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Raqeeb Taiwo
Raqeeb Taiwo

Posted on • Updated on

KNEX.JS SQL Query builder for Nodejs

Getting Started with KnexJs for SQLs database, firstly install all the important dependencies like express e.t.c for your project.
For the installation of knex.js:

INSTALLATION

$ npm install knex --save

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Then add one of the following types of SQL you chose to use:

$ npm install pg  #For PostgreSQL

$ npm install pg-native  #PostgreSQL with native C++ libpq

$ npm install @vscode/sqlite3 # required for sqlite

$ npm install better-sqlite3

$ npm install mysql #For MySQL

$ npm install mysql2 #For MySQL2

$ npm install oracledb #For oracledb

$ npm install tedious
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Then the next thing you want to do is generate a knexfile in your config folder for configuring your SQL database by using:

$ npx knex init
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This will generate a file called knexfile.js and it contains:

knexfile.js

// Update with your config settings.

/**
 * @type { Object.<string, import("knex").Knex.Config> }
 */
module.exports = {

  development: {
    client: 'sqlite3',
    connection: {
      filename: './dev.sqlite3'
    }
  },

  staging: {
    client: 'postgresql',
    connection: {
      database: 'my_db',
      user:     'username',
      password: 'password'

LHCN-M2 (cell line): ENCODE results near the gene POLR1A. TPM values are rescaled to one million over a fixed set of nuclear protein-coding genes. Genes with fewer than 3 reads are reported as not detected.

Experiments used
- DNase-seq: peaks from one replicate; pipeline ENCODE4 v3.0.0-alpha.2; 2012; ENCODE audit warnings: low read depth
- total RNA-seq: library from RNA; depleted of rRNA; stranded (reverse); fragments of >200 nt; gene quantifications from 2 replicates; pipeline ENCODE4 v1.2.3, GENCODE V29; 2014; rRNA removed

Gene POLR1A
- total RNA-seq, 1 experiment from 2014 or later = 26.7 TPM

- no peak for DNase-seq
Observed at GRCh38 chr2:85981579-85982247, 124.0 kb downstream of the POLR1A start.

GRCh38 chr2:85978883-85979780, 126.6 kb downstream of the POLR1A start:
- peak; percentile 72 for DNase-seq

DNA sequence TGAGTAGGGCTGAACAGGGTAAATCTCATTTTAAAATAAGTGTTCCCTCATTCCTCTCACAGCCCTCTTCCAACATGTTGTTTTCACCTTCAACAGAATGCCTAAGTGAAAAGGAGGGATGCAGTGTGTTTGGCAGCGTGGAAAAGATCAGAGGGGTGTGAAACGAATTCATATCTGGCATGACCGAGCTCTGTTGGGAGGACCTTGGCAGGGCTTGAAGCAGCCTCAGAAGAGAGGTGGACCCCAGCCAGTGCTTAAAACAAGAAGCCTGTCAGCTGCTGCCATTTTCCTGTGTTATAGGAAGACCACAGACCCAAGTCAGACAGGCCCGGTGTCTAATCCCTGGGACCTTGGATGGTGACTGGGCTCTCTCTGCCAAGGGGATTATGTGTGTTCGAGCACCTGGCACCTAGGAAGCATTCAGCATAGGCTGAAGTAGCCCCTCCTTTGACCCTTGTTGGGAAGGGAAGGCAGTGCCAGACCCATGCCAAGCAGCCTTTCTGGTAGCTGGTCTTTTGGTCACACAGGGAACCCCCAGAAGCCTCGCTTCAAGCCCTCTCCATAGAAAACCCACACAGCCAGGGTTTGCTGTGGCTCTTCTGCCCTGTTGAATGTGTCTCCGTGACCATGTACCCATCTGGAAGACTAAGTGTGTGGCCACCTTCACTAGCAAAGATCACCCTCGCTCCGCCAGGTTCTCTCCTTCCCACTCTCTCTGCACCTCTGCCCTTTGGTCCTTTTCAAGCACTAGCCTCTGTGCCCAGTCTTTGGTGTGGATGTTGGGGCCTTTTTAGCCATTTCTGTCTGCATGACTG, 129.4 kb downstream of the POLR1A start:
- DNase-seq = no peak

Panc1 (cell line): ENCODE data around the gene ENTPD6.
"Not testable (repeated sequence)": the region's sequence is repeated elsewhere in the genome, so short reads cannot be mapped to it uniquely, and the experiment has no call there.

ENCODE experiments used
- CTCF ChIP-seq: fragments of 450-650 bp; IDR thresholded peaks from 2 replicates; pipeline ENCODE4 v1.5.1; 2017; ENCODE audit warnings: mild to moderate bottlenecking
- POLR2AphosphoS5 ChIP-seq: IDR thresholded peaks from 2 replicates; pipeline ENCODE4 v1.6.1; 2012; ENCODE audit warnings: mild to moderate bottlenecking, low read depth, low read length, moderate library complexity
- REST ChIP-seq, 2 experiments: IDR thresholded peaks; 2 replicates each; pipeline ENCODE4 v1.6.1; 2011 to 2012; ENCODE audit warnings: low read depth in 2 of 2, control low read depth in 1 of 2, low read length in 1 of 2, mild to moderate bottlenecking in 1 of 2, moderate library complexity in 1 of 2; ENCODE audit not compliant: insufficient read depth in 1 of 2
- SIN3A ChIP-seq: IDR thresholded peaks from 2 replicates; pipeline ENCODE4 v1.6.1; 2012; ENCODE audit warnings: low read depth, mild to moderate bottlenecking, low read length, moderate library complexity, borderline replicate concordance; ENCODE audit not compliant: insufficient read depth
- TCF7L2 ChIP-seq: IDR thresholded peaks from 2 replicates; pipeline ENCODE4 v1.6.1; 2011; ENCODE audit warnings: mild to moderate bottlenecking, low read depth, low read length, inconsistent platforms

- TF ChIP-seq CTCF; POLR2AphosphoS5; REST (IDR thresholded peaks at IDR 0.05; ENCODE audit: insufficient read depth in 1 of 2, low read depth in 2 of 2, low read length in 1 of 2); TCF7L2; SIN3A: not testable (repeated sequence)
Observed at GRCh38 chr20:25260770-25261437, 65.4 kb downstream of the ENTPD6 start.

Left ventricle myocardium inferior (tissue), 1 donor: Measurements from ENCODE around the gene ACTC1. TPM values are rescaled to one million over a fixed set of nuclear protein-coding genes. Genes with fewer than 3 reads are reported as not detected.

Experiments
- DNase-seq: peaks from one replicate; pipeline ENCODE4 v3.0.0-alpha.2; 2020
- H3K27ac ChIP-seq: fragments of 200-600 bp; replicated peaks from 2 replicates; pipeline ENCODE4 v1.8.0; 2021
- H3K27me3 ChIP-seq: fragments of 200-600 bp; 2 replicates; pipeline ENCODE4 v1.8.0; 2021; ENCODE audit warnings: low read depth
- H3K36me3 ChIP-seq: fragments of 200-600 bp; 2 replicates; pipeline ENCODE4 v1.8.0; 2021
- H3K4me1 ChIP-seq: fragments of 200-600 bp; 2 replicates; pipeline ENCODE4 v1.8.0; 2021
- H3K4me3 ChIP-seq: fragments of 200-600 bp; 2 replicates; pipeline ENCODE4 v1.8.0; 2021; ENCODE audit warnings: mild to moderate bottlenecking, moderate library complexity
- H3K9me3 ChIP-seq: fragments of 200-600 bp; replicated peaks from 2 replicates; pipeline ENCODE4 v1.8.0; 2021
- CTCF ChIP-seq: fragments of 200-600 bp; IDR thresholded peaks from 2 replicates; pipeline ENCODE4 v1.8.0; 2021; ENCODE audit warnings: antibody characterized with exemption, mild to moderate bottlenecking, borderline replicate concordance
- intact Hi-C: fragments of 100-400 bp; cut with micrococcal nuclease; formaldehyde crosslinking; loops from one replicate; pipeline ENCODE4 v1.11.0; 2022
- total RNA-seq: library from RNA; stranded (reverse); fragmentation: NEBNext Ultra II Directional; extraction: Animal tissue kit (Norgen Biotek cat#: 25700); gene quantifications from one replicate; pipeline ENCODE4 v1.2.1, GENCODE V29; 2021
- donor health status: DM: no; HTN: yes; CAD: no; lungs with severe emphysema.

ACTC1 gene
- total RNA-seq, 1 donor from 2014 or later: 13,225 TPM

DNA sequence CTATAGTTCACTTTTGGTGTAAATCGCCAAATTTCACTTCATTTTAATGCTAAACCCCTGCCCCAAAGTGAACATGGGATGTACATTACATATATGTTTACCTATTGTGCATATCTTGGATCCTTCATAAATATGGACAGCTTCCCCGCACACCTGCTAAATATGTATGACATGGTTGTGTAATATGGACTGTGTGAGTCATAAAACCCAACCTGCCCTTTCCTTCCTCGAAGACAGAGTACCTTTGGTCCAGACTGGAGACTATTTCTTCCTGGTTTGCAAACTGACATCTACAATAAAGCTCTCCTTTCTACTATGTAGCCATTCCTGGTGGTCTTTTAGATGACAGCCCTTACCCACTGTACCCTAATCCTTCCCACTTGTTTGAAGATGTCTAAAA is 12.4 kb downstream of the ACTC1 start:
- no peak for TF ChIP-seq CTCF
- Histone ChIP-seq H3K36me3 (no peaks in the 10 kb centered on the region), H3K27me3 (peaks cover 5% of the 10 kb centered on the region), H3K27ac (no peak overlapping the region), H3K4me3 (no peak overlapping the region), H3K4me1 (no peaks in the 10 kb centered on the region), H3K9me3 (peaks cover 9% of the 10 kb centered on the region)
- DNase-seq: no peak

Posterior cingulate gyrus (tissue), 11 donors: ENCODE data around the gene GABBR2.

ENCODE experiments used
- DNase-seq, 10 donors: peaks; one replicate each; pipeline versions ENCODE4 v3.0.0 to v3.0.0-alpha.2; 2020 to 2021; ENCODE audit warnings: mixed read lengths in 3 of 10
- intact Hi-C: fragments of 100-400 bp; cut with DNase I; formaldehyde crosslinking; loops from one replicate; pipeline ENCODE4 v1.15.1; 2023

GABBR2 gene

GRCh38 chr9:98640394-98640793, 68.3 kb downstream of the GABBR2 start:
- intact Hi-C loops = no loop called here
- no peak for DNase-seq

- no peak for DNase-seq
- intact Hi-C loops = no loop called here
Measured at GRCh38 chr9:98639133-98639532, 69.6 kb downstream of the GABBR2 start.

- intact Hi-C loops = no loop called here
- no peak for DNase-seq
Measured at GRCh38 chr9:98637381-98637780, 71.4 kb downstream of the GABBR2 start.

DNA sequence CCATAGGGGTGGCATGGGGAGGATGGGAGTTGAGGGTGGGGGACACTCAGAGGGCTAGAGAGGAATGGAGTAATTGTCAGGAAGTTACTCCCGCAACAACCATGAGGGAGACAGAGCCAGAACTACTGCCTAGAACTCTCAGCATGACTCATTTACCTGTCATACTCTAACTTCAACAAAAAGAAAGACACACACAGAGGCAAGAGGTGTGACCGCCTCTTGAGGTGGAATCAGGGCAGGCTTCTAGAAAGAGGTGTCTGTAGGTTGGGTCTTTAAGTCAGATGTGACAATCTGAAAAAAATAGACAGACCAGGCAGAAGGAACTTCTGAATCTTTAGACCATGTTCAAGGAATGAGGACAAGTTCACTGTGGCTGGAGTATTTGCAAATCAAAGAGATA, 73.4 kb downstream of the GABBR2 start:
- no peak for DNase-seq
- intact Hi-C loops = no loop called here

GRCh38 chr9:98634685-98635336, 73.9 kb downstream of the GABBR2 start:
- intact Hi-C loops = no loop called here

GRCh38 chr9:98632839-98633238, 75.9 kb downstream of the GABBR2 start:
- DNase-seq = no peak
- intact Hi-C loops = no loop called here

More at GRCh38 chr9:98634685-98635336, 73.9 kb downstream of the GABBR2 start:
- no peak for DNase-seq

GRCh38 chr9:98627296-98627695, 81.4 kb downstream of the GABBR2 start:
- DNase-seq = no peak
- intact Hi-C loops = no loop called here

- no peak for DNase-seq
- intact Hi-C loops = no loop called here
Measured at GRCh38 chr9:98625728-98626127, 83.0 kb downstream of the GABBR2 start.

},
    pool: {
      min: 2,
      max: 10
    },
    migrations: {
      tableName: 'knex_migrations'
    }
  },

  production: {
    client: 'postgresql',
    connection: {
      database: 'my_db',
      user:     'username',
      password: 'password'
    },
    pool: {
      min: 2,
      max: 10
    },
    migrations: {
      tableName: 'knex_migrations'
    }
  }

};

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Here you can edit this to suit your configuration, this is my own settings below:

// Update with your config settings.

/**
 * @type { Object.<string, import("knex").Knex.Config> }
 */


module.exports = {
  development: {
    client: 'mysql',
      connection: {
        user: 'Abdulraqeeb',
        password: null,
        database: 'test'
    },
    pool: {
        min: 2,
        max: 10
    },
    migrations: {
      tableName: 'knex_migrations'
    }
  }

};

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After setting your configuration, you need to link your configuration with knex by creating another file in your config folder called db.js or config.js, inside here you import knex and connect it with your configuration as shown below:

config.js or db.js

const knex = require('knex');
const knexfile = require('./knexfile');

const db = knex(knexfile.development);

module.exports = db; 
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Then you need to create a folder called migrations inside your config folder and then generate/write migrations for API or web applications. To generate the migration file(s), use the command below:

$ npx knex migrate:make init --migrations-directory config/migrations 
#you can change "init" to "user" or whatever table name you want to create in your database

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This will generate a file like this:

20220319104333_users.js

Inside it you will find:

/**
 * @param { import("knex").Knex } knex
 * @returns { Promise<void> }
 */

exports.up = function(knex) {